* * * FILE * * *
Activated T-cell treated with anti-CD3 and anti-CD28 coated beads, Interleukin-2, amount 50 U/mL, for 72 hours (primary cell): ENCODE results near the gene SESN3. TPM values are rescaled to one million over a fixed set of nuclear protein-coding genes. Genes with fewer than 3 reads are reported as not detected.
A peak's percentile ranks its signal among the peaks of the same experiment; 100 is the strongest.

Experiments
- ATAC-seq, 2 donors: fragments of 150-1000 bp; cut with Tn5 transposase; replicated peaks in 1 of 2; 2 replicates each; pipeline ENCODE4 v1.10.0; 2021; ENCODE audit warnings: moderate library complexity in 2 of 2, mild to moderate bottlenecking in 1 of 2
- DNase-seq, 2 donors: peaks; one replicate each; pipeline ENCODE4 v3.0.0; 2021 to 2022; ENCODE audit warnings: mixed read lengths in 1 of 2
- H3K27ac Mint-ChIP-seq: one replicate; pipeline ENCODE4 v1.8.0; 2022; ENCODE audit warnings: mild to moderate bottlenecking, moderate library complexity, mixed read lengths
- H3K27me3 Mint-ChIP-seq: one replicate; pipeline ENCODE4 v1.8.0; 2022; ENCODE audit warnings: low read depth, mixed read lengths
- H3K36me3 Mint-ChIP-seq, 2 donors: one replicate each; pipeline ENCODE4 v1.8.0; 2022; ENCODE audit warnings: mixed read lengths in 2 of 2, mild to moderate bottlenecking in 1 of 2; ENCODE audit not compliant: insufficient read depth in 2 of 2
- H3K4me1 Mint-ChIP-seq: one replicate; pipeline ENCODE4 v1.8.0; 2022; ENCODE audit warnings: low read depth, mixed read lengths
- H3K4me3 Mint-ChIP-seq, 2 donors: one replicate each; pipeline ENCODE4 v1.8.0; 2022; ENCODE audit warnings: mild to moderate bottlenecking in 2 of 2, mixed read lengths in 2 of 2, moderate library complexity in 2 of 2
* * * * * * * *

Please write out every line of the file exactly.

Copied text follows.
Activated T-cell treated with anti-CD3 and anti-CD28 coated beads, Interleukin-2, amount 50 U/mL, for 72 hours (primary cell): ENCODE results near the gene SESN3. TPM values are rescaled to one million over a fixed set of nuclear protein-coding genes. Genes with fewer than 3 reads are reported as not detected.
A peak's percentile ranks its signal among the peaks of the same experiment; 100 is the strongest.

Experiments
- ATAC-seq, 2 donors: fragments of 150-1000 bp; cut with Tn5 transposase; replicated peaks in 1 of 2; 2 replicates each; pipeline ENCODE4 v1.10.0; 2021; ENCODE audit warnings: moderate library complexity in 2 of 2, mild to moderate bottlenecking in 1 of 2
- DNase-seq, 2 donors: peaks; one replicate each; pipeline ENCODE4 v3.0.0; 2021 to 2022; ENCODE audit warnings: mixed read lengths in 1 of 2
- H3K27ac Mint-ChIP-seq: one replicate; pipeline ENCODE4 v1.8.0; 2022; ENCODE audit warnings: mild to moderate bottlenecking, moderate library complexity, mixed read lengths
- H3K27me3 Mint-ChIP-seq: one replicate; pipeline ENCODE4 v1.8.0; 2022; ENCODE audit warnings: low read depth, mixed read lengths
- H3K36me3 Mint-ChIP-seq, 2 donors: one replicate each; pipeline ENCODE4 v1.8.0; 2022; ENCODE audit warnings: mixed read lengths in 2 of 2, mild to moderate bottlenecking in 1 of 2; ENCODE audit not compliant: insufficient read depth in 2 of 2
- H3K4me1 Mint-ChIP-seq: one replicate; pipeline ENCODE4 v1.8.0; 2022; ENCODE audit warnings: low read depth, mixed read lengths
- H3K4me3 Mint-ChIP-seq, 2 donors: one replicate each; pipeline ENCODE4 v1.8.0; 2022; ENCODE audit warnings: mild to moderate bottlenecking in 2 of 2, mixed read lengths in 2 of 2, moderate library complexity in 2 of 2